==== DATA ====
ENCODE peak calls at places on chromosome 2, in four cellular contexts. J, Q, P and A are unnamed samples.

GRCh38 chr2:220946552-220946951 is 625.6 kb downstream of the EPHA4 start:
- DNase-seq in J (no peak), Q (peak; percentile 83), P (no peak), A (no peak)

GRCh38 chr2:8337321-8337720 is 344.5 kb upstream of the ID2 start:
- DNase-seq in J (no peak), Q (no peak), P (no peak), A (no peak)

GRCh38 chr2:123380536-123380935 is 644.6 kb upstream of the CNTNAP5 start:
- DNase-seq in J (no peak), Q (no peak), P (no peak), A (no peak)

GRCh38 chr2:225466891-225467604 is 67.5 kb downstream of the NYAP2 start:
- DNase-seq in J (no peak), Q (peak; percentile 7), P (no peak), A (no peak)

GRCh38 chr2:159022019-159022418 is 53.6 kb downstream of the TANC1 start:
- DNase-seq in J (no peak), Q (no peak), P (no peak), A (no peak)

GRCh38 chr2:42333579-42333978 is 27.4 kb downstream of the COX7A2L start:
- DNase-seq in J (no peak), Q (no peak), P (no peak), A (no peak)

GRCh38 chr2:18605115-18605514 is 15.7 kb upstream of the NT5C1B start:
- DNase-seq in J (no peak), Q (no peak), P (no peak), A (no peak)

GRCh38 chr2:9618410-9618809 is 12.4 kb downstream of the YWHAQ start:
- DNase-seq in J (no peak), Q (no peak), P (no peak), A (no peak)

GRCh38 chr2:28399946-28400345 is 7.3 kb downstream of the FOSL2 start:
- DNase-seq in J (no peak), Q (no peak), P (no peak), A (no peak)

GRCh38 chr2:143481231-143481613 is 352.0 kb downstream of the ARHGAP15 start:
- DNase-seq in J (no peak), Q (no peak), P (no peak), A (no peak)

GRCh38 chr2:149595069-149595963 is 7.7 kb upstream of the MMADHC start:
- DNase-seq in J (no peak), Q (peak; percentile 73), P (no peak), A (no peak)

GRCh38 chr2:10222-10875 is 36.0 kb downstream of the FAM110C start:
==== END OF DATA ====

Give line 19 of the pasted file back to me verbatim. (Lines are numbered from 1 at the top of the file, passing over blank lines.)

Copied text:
- DNase-seq in J (no peak), Q (no peak), P (no peak), A (no peak)